A 39-year-old Alabama man, Christopher A. Montalbano, was sentenced to 15 years in federal prison for running a fraudulent loan scheme with his 77-year-old father, Gus Montalbano, stealing nearly $12 million from the credit unions and banks.
From 2016 to 2020, the Montalbanos’ crimes resulted in victims at five credit unions and nine banks in multiple states, according to prosecutors for the Northern District of Alabama in Birmingham.
In addition to his prison sentence, U.S. District Judge Annemarie C. Axon last month ordered Christopher Montalbano to pay $11,924,471 in restitution. He pleaded guilty to conspiracy to commit bank fraud, bank fraud and money laundering in November 2021, according to court documents.
Her father pleaded guilty to conspiracy to commit bank fraud and is due to be sentenced in August.
Prosecutors said Christopher Montalbano used front companies to obtain millions of dollars in loans by submitting sham information and documents to financial institutions on more than 140 loans. He used loan funds to pay for an extravagant lifestyle, which included private jet travel, employment of private pilots and a personal assistant, purchase of several high-end vehicles including Lamborghinis and Ferraris, and the purchase of several properties, including a house in a gated community. , a lakeside home and farmland, prosecutors said.
Three of the five credit unions identified in court documents wrote letters to Judge Axon before Christopher Montalbano was sentenced.
Jamie Payton, president and CEO of the $177 million Heritage South credit union, wrote that the Sylacauga, Alabama-based credit union was made aware in February 2018 of certain inconsistencies with Christopher Montalbano’s guarantee and had begun reviewing each of its loans.
“Personal loan and loan balances in business entities totaled $591,424,” Payton wrote. “We were able to collect payments over a period of time, but ended up with an imputed amount of $230,913. We had to use many resources during this period and the amount of the charge was significant for our financial institution. We ask that you please take this into account when determining the accused’s sentence.
Timothy Hollern, lead fraud investigator for the $35.3 billion PenFed Credit Union in Tysons, Va., said in a letter that the Montalbanos’ fraudulent actions caused the credit union to suffer a significant loss of over of $300,000.
“Unfortunately, losses from fraud, such as this significant loss caused by the defendants, have a direct impact on PenFed’s operating expenses and the credit union’s ability to effectively serve each of our members,” Hollern wrote. “As we consider the sentence in this case, please keep in mind that not only is PenFed as a whole a victim, but also each of our honest members as victims.”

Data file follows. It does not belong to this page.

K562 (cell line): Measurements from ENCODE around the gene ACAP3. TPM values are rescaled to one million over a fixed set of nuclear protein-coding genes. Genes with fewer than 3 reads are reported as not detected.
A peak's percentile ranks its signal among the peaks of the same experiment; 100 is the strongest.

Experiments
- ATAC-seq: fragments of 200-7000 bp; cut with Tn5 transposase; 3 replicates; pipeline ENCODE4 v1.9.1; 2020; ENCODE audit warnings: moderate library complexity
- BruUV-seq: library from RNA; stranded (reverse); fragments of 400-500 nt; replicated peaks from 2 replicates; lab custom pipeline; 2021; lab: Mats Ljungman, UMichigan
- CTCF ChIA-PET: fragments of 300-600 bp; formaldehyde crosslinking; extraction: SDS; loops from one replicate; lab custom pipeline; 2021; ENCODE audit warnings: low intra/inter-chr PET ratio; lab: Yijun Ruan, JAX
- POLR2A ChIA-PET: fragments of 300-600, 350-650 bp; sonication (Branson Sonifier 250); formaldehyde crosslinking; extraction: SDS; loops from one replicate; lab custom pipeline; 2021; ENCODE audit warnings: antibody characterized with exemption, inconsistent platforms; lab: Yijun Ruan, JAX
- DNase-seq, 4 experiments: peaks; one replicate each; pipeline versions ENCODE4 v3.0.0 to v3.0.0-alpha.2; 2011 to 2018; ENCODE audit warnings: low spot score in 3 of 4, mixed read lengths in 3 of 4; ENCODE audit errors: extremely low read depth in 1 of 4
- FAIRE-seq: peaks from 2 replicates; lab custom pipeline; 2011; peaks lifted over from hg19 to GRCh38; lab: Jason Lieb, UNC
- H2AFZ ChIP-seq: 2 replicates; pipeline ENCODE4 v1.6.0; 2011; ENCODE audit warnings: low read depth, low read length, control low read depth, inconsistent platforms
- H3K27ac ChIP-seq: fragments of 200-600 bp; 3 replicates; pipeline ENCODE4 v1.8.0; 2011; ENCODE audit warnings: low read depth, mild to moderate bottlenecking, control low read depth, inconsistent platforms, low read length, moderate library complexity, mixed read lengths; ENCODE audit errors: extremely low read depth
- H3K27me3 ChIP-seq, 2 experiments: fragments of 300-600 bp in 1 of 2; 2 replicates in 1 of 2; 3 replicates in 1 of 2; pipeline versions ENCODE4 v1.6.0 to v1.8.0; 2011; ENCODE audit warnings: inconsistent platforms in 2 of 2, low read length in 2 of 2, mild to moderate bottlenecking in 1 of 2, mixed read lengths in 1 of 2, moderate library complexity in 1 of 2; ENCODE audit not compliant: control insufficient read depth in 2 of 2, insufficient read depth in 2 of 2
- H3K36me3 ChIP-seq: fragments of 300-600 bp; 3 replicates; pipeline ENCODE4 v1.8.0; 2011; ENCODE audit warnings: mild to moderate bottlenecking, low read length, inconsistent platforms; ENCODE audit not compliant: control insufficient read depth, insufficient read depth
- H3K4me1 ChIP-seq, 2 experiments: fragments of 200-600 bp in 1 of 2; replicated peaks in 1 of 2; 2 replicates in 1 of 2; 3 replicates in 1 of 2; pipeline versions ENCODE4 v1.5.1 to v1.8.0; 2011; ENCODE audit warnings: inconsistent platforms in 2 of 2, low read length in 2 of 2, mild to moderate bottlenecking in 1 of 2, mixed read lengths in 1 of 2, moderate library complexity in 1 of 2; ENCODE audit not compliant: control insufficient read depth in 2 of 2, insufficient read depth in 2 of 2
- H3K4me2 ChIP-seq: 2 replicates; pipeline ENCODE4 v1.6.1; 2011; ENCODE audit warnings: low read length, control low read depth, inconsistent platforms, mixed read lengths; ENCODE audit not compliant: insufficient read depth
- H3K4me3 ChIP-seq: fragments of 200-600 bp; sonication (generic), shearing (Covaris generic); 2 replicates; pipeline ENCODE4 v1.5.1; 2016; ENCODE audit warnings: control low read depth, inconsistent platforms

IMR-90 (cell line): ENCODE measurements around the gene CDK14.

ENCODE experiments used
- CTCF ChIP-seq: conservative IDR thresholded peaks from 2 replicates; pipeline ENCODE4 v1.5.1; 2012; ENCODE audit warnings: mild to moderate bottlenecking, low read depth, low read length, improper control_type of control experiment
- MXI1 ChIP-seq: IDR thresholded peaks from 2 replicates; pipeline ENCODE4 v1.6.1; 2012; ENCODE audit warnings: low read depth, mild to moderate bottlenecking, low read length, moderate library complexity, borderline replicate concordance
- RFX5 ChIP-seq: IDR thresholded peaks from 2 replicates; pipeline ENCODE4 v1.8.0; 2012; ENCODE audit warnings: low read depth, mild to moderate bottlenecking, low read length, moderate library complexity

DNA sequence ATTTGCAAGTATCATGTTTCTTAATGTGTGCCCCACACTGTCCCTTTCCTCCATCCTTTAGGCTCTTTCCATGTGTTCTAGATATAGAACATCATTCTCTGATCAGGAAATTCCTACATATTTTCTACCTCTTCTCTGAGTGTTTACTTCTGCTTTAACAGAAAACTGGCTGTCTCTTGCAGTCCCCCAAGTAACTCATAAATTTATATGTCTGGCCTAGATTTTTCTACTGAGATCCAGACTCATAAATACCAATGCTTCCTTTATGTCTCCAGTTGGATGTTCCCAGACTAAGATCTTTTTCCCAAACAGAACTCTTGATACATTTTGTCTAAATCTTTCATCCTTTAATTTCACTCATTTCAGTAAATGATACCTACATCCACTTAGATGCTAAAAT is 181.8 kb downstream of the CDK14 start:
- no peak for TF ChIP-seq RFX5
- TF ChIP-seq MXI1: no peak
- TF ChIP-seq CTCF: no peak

Besides Heritage South and PenFed, Jessica Watson, supervisor of fraud investigations for the $15.3 billion Alliant Credit Union, told Judge Axon that the Chicago-based credit union suffered a loss of $370,000. due to fraudulent loans which were used by Gus Montalbano to buy a Mercedes, Land Rover, Corvette and Mastercraft boat and trailer, while his son received fake loans to buy a Tesla and Mastercraft boat and trailer.
Other victimized credit unions were the $182 million AlaTrust credit union in Hoover, Alabama, and the $4.4 billion Connexus credit union in Wausau, Wis., court records show.
Banks victimized by father and son included USAA, Bank of the West, Southern States Bank, Peoples Bank of Alabama, BBVA Compass Bank, Equity Bank, BCI Capital, PNC Bank and Cross River Bank, according to court documents.
To further facilitate the bank fraud scheme, Christopher Montalbano created websites for some of his shell companies, including Land Work Tractor & Equipment (LWT&E), previously located in Florida, and then Vincent, Ala. On the LWT&E website, he posted photographs of agriculture and construction. equipment, UTVs and boats that were allegedly in the possession of LWT&E and for sale. However, the majority of these photographs were copied and taken from legitimate equipment dealer websites, prosecutors said.
Additionally, Christopher Montalbano purchased adjacent properties totaling approximately 150 acres in Vincent where LWT&E was allegedly located. It then closed private access roads, which both prevented unscheduled access and significantly limited the ability of lenders to verify LWT&E’s possession of the equipment sold and/or the validity of photos of the equipment. equipment on the LWT&E website, prosecutors said.